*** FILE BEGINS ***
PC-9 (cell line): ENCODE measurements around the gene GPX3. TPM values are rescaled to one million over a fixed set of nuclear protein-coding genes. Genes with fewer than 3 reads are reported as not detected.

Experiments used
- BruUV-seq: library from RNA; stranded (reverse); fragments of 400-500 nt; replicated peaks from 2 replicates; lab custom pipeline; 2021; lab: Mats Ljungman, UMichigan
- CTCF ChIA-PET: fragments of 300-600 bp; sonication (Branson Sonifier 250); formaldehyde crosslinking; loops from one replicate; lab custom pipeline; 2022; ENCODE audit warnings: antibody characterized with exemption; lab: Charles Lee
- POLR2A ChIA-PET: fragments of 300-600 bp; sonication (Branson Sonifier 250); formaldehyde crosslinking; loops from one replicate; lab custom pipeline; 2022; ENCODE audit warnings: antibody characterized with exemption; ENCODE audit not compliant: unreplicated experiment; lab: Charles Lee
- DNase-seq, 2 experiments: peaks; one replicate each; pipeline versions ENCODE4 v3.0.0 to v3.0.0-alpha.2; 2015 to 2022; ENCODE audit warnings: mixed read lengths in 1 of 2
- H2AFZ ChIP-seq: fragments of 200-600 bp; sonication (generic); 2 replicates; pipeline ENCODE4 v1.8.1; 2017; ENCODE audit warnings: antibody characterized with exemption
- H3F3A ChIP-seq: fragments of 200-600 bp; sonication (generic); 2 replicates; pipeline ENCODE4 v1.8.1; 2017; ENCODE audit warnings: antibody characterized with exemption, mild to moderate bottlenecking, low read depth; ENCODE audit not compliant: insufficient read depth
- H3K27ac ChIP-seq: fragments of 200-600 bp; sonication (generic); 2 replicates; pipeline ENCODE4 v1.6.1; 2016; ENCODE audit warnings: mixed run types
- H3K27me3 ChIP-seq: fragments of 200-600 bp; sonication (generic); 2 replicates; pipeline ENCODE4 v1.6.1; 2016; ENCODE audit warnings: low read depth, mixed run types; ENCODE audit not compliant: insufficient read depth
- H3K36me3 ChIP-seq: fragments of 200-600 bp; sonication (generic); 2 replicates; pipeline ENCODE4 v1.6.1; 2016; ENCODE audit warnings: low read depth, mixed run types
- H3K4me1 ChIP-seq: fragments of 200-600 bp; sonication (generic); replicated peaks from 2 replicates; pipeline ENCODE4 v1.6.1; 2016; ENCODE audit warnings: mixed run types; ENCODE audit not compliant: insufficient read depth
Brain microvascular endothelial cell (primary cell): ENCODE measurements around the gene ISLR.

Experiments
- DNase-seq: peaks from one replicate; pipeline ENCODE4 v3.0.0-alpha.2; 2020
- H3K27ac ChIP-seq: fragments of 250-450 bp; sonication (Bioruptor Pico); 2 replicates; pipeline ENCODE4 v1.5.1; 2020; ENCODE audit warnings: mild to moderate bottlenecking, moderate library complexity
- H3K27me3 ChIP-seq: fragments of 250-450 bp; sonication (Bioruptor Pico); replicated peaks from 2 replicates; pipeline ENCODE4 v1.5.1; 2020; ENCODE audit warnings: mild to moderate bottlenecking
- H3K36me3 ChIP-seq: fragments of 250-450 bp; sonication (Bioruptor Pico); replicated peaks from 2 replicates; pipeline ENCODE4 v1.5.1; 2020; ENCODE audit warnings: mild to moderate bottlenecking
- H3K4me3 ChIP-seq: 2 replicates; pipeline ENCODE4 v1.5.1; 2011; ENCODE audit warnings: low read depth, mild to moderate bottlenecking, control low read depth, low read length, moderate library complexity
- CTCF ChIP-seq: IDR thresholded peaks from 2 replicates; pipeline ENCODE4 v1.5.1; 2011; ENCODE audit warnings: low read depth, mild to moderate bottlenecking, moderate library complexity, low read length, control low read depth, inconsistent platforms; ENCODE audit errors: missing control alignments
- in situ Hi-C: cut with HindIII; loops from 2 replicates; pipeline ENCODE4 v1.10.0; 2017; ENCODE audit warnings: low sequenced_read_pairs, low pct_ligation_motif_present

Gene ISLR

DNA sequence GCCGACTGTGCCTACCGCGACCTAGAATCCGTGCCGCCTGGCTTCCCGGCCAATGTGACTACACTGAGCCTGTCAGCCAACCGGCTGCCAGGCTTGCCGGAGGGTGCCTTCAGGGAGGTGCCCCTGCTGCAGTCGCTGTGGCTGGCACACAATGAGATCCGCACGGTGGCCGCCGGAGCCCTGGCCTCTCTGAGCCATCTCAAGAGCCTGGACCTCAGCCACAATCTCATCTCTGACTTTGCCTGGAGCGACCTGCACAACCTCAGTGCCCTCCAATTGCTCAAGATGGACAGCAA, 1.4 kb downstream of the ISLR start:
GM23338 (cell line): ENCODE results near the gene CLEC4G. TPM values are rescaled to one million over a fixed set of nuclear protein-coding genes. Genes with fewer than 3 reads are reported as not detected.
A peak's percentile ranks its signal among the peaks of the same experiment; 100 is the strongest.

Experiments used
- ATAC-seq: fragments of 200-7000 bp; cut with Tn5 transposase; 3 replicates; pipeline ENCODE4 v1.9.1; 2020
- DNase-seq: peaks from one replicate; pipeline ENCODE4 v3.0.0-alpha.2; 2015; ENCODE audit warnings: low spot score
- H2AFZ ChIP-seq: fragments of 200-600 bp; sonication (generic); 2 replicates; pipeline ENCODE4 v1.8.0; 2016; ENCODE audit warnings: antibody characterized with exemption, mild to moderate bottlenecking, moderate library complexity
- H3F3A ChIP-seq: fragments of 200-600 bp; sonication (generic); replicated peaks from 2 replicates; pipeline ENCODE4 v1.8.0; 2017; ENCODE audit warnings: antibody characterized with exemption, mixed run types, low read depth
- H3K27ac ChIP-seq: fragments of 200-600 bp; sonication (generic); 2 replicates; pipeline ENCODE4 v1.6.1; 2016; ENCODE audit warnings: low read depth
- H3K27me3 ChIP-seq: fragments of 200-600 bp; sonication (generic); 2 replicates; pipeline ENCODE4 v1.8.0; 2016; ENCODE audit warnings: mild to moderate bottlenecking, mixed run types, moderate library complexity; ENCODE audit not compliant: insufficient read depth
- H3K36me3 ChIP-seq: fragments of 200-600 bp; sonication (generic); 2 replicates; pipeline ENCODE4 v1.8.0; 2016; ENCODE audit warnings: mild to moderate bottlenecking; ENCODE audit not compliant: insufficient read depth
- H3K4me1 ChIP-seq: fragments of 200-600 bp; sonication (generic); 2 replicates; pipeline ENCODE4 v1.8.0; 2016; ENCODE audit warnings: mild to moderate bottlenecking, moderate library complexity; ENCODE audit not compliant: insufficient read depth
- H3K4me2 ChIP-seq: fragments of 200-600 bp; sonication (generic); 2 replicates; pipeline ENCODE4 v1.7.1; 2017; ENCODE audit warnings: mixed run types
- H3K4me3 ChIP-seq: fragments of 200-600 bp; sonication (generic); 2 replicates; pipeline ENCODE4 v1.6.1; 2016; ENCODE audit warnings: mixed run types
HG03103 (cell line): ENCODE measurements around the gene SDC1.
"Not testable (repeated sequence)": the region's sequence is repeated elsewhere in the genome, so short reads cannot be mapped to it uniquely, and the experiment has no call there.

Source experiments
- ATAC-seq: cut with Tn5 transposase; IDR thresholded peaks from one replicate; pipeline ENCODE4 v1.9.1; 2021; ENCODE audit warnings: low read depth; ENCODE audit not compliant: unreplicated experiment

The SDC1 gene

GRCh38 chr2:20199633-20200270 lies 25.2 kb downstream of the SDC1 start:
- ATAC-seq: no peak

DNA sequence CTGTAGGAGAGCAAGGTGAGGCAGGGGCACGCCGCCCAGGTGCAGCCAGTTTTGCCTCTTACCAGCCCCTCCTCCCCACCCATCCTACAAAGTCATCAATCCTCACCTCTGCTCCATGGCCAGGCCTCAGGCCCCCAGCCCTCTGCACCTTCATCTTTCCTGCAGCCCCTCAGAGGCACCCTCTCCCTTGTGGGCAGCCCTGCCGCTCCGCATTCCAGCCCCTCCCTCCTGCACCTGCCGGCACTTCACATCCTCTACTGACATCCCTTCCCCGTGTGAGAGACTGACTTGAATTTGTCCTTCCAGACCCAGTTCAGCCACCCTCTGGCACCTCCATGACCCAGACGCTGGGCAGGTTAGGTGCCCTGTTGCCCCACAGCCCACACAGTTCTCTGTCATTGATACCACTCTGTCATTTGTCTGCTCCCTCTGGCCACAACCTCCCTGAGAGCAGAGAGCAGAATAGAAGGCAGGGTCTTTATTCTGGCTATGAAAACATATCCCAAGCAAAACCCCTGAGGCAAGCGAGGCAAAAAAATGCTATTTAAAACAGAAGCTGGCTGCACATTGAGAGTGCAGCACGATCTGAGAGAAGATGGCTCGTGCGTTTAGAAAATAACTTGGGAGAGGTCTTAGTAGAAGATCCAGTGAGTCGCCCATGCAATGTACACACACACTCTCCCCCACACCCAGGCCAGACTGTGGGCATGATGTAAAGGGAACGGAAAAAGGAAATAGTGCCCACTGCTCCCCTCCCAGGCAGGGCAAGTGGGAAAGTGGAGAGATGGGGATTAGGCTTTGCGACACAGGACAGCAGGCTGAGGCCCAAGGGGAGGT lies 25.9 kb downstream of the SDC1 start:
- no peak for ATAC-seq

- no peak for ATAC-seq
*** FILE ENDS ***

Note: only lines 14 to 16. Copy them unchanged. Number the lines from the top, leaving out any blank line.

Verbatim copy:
Experiments
- DNase-seq: peaks from one replicate; pipeline ENCODE4 v3.0.0-alpha.2; 2020
- H3K27ac ChIP-seq: fragments of 250-450 bp; sonication (Bioruptor Pico); 2 replicates; pipeline ENCODE4 v1.5.1; 2020; ENCODE audit warnings: mild to moderate bottlenecking, moderate library complexity